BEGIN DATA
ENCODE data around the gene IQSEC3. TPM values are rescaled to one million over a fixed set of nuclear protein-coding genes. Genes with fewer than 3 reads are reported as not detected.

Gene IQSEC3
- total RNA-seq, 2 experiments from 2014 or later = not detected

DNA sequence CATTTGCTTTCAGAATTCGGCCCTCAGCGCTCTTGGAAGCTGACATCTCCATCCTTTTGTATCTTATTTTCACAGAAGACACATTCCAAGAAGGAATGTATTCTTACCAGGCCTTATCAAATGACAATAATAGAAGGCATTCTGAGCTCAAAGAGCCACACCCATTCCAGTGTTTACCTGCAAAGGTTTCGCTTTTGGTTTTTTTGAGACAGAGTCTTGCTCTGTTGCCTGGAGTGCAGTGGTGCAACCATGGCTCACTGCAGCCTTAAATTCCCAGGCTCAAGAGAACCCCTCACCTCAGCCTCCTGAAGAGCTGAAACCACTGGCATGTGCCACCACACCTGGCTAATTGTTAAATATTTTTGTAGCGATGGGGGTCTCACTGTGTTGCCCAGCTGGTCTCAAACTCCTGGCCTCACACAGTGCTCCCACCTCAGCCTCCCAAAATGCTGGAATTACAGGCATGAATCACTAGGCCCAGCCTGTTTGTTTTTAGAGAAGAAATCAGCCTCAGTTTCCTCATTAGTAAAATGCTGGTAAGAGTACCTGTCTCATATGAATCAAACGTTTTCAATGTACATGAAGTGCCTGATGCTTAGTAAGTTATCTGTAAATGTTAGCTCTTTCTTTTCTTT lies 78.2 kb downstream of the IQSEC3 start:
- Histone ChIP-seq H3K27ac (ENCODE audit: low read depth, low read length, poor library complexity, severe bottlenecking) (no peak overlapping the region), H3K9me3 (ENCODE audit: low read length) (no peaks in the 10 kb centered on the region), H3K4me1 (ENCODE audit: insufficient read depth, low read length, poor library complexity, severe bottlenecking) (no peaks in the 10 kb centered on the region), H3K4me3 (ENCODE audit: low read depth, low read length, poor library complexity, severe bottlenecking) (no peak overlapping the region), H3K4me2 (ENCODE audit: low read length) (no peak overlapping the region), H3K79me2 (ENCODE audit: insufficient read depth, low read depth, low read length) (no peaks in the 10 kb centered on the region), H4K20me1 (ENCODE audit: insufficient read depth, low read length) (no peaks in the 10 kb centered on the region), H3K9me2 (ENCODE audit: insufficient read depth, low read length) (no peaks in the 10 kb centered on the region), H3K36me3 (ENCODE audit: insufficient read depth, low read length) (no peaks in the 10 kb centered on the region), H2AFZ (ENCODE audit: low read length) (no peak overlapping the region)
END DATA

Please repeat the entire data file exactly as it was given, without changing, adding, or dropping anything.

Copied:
ENCODE data around the gene IQSEC3. TPM values are rescaled to one million over a fixed set of nuclear protein-coding genes. Genes with fewer than 3 reads are reported as not detected.

Gene IQSEC3
- total RNA-seq, 2 experiments from 2014 or later = not detected

DNA sequence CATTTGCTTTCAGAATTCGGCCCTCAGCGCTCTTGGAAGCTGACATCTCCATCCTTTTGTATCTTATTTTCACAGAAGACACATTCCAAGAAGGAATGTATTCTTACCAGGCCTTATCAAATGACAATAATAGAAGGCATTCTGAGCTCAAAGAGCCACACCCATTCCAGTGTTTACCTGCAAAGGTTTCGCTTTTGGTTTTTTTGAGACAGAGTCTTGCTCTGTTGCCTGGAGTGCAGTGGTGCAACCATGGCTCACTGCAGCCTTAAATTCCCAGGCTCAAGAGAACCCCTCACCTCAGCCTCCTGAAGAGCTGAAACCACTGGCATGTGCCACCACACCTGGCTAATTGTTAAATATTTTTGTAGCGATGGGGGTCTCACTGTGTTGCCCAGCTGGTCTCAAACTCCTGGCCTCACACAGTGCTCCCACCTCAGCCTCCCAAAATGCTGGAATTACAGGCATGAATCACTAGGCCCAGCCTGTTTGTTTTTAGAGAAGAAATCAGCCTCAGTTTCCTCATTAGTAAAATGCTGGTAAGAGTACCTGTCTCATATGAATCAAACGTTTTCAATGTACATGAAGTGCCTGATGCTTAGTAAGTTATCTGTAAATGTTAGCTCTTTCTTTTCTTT lies 78.2 kb downstream of the IQSEC3 start:
- Histone ChIP-seq H3K27ac (ENCODE audit: low read depth, low read length, poor library complexity, severe bottlenecking) (no peak overlapping the region), H3K9me3 (ENCODE audit: low read length) (no peaks in the 10 kb centered on the region), H3K4me1 (ENCODE audit: insufficient read depth, low read length, poor library complexity, severe bottlenecking) (no peaks in the 10 kb centered on the region), H3K4me3 (ENCODE audit: low read depth, low read length, poor library complexity, severe bottlenecking) (no peak overlapping the region), H3K4me2 (ENCODE audit: low read length) (no peak overlapping the region), H3K79me2 (ENCODE audit: insufficient read depth, low read depth, low read length) (no peaks in the 10 kb centered on the region), H4K20me1 (ENCODE audit: insufficient read depth, low read length) (no peaks in the 10 kb centered on the region), H3K9me2 (ENCODE audit: insufficient read depth, low read length) (no peaks in the 10 kb centered on the region), H3K36me3 (ENCODE audit: insufficient read depth, low read length) (no peaks in the 10 kb centered on the region), H2AFZ (ENCODE audit: low read length) (no peak overlapping the region)